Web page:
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Bioarchaeology: achievements and future potentials


About the Lecture:
Bioarchaeology is a sub-discipline at the crossroads between biological anthropology and archaeology. It developed as a result of a desire to draw on and apply techniques developed in the natural sciences, while addressing issues of general concern in the social sciences and humanities. Its inspiration, then, comes not only from biological theory, but also from those developed in subjects such as history, sociology, political science, economics, and sociocultural anthropology. It is intended to cement the bonds with these disciplines to address questions of broad interest. This presentation highlights some of the long-term themes in bioarchaeology, while also addressing some of its current concerns, and charting its future developments.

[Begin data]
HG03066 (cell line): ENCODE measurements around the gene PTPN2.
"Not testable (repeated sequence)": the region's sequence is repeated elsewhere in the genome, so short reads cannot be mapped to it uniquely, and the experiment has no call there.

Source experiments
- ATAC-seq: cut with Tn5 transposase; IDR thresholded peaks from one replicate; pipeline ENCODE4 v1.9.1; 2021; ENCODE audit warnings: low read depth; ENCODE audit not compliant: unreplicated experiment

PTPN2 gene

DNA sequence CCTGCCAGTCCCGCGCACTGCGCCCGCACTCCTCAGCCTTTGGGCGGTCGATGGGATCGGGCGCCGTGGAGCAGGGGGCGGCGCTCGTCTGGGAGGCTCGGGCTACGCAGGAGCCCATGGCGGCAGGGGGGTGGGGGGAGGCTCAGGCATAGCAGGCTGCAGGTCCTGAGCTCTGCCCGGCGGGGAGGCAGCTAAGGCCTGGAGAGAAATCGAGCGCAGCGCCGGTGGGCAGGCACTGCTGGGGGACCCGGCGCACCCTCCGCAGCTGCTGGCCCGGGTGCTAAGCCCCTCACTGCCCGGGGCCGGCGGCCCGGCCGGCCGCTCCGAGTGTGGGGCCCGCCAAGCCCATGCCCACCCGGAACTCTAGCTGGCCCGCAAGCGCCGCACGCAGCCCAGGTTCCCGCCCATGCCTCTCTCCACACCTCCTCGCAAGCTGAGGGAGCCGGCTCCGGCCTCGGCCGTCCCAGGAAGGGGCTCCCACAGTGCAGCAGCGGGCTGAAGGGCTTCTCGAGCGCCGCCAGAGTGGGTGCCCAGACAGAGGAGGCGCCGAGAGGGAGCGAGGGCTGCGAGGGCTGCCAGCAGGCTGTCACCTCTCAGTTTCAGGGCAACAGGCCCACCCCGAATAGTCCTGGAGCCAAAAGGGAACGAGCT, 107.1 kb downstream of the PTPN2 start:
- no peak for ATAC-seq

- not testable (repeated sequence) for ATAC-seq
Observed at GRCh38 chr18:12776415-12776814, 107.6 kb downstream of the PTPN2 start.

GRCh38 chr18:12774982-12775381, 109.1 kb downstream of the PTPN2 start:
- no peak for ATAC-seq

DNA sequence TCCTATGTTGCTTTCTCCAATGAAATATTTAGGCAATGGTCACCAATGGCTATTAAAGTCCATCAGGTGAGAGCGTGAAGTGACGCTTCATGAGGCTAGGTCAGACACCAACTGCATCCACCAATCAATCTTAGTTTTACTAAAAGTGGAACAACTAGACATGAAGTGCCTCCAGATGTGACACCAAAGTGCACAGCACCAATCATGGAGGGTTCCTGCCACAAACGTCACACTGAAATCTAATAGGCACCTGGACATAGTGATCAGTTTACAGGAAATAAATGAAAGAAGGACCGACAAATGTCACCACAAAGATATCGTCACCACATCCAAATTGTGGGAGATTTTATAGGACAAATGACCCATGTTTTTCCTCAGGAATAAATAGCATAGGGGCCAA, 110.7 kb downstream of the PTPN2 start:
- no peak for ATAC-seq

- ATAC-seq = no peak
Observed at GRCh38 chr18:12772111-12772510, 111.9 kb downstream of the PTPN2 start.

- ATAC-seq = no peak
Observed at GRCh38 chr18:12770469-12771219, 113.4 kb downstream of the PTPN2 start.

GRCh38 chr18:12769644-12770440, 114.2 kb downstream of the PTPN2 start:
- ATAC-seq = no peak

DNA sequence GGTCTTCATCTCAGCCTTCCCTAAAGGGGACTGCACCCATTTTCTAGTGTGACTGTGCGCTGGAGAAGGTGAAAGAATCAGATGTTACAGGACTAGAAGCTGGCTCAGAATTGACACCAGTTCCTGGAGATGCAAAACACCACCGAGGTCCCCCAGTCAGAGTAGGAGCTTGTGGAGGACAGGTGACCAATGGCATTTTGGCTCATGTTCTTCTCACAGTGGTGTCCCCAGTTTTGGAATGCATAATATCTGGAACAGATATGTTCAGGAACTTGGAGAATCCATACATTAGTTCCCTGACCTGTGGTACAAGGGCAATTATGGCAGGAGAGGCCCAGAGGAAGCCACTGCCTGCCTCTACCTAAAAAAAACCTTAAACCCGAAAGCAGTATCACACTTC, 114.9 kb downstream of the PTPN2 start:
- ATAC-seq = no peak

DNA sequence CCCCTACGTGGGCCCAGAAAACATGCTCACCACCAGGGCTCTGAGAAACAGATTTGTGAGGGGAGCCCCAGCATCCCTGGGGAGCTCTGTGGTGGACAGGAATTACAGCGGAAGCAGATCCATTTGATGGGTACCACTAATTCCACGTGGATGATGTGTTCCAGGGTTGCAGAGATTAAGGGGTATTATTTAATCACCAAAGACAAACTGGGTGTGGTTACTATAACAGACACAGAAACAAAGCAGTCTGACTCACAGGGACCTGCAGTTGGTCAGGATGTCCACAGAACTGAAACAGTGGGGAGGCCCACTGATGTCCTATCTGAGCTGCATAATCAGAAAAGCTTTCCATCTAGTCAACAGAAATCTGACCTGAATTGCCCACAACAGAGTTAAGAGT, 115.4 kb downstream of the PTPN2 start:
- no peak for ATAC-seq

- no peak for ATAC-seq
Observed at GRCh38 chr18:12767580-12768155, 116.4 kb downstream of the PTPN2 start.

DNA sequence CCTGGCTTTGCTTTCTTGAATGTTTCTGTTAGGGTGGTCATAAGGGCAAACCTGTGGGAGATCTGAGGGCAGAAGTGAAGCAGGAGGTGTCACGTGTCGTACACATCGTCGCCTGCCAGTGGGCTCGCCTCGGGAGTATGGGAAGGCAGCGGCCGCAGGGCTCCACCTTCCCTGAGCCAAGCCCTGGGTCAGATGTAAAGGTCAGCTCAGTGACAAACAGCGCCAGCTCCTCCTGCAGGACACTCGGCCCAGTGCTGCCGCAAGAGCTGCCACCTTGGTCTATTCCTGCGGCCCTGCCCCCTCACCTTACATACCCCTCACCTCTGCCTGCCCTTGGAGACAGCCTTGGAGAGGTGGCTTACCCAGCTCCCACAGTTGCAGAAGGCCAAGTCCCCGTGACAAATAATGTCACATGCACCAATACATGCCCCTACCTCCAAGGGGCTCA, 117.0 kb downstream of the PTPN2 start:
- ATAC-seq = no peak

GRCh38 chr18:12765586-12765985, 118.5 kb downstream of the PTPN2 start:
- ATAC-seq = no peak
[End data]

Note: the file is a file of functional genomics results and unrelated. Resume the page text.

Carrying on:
About the Speaker:
Christopher Knüsel is Professor of Biological Anthropology in UMR 5199, De la Préhistoire à l'Actuel: Culture, Environnement, et Anthropologie (PACEA) at the Université de Bordeaux, Pessac, France. He was educated at the University of Wisconsin- Madison (B.A. (Hons.), Anthropology, 1984), the University of York (U.K.) (M.A., Medieval Archaeology, 1986), and Simon Fraser University, Burnaby, British Columbia, Canada (Ph.D., 1991), where he wrote a dissertation on early hominid cranial biomechanics. His research interests link social archaeology and skeletal biology/osteoarchaeology; especially with regard to activity-related bone change and orthopaedic disabilities; funerary archaeology, with an emphasis Europe and Western Asia from the Palaeolithic to the Later Medieval periods; palaeopathologyand palaeodemography. He serves as Co-Head, with Professor Clark Spencer Larsen (Ohio State University, USA), of the Human Remains Team at the Neolithic site of Çatalhöyük (Turkey), currently being excavated by Professor Ian Hodder (Stanford University, USA).

This lecture is presented as part of our "Science and Archaeology" series. All lectures take place at the CBRL British Institute in Amman - 102 Uhod Street.